China is on the brink of taking a big step toward solving its labour shortage problem with one swift law change, according to a report from Citi.
Their report cites a news item from the Chinese newspaper Liaowan Weekly, which suggests the country’s one-child policy will be progressively brought to an end.
From Citi (emphasis ours):
China will relax the one-child policy in five provinces this year and probably switch to the two-child policy within five years. According to the Chinese Liaowan Weekly, under the new policy, all couples with a one-child family can have two children. Current policy only allows two kids for couples who are both from the one-child families. The policy relaxation will first be conducted on a pilot base in selected provinces… Wang Yuqing, Deputy Director of the Committee of the Population, Resources and Environment, CPPCC, admitted that China will likely switch to the two-child policy in the later period of the 12th Five Year Plan.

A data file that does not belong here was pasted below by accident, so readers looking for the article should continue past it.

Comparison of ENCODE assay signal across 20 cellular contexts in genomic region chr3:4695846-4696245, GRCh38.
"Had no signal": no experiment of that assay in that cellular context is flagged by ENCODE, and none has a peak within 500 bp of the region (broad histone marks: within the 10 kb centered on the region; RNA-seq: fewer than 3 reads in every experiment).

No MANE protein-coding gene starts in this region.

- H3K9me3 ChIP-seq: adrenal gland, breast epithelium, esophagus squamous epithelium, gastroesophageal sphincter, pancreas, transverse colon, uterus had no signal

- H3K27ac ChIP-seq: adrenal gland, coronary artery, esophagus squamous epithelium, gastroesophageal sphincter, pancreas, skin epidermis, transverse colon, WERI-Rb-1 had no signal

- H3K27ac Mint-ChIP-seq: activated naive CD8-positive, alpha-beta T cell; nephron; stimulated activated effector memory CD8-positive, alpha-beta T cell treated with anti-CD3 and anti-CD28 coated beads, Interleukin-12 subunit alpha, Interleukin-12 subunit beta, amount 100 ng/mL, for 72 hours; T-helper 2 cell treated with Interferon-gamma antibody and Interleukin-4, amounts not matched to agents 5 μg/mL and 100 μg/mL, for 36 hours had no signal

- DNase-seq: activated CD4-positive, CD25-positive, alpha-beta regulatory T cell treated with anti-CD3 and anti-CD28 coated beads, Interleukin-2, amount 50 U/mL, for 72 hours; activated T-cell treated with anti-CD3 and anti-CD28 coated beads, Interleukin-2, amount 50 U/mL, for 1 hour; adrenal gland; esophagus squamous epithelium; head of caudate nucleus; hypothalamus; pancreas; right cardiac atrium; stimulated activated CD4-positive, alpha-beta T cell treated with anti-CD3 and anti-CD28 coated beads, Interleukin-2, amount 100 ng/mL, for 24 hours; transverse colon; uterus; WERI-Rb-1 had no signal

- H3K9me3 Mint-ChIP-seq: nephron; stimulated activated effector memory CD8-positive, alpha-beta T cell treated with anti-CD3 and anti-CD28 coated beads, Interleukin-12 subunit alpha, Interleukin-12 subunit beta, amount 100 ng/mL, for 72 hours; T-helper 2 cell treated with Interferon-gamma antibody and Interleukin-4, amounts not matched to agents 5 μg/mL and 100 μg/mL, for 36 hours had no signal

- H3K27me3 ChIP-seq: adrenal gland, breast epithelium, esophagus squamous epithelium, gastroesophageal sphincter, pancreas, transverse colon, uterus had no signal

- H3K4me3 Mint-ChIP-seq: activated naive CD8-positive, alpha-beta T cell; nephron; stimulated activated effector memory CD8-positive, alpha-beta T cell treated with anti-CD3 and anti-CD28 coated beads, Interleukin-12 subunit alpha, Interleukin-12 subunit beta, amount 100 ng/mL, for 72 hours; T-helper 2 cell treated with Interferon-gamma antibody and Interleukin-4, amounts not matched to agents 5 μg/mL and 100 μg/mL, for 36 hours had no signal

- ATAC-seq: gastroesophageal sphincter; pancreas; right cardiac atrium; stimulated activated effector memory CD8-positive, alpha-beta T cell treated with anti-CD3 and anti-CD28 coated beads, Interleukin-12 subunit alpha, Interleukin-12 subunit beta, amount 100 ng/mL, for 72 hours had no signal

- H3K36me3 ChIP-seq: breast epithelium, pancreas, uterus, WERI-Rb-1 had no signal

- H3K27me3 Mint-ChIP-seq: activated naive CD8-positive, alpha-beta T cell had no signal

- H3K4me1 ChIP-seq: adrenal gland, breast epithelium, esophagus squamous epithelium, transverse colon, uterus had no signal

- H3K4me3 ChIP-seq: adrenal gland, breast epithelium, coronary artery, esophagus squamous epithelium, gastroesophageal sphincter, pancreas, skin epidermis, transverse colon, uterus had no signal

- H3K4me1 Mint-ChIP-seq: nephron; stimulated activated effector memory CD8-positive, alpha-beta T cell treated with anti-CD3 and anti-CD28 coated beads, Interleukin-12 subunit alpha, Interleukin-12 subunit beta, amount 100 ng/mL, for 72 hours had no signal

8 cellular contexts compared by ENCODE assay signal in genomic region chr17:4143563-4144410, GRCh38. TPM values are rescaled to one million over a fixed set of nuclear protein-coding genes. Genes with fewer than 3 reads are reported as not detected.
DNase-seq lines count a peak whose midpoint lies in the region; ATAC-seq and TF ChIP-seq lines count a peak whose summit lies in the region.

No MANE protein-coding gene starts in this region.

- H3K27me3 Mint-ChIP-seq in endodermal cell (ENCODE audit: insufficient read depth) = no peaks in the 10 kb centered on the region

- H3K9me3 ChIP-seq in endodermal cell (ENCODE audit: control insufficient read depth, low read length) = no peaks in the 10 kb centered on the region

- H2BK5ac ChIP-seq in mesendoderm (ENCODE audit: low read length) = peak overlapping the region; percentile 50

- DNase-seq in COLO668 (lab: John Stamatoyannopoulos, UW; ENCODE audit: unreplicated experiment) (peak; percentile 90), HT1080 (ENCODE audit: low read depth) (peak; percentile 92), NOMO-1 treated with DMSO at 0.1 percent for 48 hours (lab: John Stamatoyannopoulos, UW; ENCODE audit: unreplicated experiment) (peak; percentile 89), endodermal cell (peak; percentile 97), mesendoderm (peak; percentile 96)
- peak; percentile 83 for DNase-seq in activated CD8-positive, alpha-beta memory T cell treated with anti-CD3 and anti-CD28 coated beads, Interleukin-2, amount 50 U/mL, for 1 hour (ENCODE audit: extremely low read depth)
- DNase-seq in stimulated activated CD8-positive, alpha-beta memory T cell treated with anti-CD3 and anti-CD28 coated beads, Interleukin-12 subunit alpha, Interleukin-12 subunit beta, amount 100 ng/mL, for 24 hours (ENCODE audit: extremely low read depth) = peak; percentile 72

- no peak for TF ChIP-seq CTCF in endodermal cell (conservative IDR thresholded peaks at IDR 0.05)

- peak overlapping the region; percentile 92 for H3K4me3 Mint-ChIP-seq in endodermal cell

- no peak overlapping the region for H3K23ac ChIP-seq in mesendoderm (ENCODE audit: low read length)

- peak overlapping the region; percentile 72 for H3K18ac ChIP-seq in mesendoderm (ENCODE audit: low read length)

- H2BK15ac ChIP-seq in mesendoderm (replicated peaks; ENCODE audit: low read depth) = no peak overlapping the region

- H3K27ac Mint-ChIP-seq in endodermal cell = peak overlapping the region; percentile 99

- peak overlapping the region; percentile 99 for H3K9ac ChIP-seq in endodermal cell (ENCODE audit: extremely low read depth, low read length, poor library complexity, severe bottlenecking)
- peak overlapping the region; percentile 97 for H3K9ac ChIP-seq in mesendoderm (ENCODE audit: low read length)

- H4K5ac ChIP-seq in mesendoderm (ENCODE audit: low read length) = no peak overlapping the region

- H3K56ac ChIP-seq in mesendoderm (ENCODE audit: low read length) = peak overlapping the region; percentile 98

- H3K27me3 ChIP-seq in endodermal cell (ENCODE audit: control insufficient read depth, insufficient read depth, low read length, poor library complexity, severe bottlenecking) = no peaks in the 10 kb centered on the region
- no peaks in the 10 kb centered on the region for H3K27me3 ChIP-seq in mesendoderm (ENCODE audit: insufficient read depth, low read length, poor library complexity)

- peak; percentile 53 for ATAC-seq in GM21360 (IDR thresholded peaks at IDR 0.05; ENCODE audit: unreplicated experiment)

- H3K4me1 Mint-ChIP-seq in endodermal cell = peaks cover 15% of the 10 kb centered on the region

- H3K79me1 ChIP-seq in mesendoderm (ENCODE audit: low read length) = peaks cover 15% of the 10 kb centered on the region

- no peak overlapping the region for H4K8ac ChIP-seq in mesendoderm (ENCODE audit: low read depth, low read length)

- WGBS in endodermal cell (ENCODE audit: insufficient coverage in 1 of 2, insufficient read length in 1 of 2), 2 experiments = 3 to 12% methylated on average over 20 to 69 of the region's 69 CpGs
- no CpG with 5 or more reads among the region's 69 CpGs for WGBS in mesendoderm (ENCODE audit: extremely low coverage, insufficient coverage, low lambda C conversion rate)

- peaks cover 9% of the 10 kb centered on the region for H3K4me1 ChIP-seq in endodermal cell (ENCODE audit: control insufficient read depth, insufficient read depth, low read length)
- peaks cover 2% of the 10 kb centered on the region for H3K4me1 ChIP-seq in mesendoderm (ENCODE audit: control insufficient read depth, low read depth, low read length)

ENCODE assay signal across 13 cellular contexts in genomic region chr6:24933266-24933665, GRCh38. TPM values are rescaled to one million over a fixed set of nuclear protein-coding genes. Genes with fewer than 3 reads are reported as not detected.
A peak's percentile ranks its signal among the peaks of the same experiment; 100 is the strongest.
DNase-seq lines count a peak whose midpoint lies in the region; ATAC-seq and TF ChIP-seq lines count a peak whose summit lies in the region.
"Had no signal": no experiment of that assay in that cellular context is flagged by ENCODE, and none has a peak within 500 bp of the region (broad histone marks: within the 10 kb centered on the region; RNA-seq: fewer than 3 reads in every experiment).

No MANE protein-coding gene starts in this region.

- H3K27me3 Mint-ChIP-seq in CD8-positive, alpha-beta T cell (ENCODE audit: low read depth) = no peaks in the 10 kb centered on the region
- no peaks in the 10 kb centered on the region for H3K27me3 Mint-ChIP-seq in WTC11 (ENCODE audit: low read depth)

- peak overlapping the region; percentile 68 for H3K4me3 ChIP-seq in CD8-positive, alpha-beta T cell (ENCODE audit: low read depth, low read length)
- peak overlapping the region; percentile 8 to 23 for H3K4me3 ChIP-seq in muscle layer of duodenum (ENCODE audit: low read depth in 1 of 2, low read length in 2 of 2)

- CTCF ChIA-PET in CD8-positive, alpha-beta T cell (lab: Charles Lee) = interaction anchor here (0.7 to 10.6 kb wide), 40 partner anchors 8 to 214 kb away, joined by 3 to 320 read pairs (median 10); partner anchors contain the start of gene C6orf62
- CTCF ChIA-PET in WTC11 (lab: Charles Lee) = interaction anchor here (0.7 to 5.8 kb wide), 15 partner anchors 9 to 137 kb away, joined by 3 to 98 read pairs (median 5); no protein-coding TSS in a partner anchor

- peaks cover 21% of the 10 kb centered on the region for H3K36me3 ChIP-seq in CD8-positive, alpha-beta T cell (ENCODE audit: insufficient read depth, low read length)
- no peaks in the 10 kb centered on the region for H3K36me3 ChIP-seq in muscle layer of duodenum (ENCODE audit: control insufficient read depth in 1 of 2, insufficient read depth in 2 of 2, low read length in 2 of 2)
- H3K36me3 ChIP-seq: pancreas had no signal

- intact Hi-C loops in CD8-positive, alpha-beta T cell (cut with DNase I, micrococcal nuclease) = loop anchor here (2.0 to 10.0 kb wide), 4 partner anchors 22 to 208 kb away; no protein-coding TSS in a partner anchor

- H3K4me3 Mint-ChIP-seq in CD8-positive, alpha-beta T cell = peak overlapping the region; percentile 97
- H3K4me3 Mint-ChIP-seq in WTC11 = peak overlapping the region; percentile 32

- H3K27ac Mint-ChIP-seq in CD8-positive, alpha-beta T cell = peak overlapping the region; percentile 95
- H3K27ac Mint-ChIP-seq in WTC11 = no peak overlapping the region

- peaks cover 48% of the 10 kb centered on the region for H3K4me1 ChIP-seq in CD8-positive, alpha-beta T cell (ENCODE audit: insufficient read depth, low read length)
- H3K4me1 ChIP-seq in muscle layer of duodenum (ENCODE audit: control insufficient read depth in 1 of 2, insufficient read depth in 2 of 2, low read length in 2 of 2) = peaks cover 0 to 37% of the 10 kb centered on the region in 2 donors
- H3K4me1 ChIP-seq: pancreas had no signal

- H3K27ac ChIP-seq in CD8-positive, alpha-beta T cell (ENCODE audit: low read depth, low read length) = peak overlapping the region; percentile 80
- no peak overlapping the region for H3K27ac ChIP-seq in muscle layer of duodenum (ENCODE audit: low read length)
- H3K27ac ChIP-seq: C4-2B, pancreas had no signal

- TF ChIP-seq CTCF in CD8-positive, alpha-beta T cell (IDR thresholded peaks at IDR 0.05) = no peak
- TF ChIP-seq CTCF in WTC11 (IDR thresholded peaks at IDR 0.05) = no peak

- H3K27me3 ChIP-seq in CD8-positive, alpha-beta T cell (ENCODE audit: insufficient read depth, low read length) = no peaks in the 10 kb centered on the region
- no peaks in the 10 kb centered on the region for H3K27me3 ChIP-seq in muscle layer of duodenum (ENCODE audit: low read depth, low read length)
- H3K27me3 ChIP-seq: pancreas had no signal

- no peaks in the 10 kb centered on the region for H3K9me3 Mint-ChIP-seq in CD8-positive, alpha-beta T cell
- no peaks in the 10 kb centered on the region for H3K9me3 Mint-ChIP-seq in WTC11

The lagging effects of the one-child policy are still a threat to the Chinese economy, because it will take time for the population to grow to re-balance in favour of those who are working age, over those retired or just born. And there’s no guarantee the removal of this law will create a baby boom, as costs inhibit families from having more than one child.
But there’s some reason to suspect there will be demographic improvement, as a result of increasing births and China’s increase in the retirement age.
This chart of the dependency ratio indicates how things could improve.
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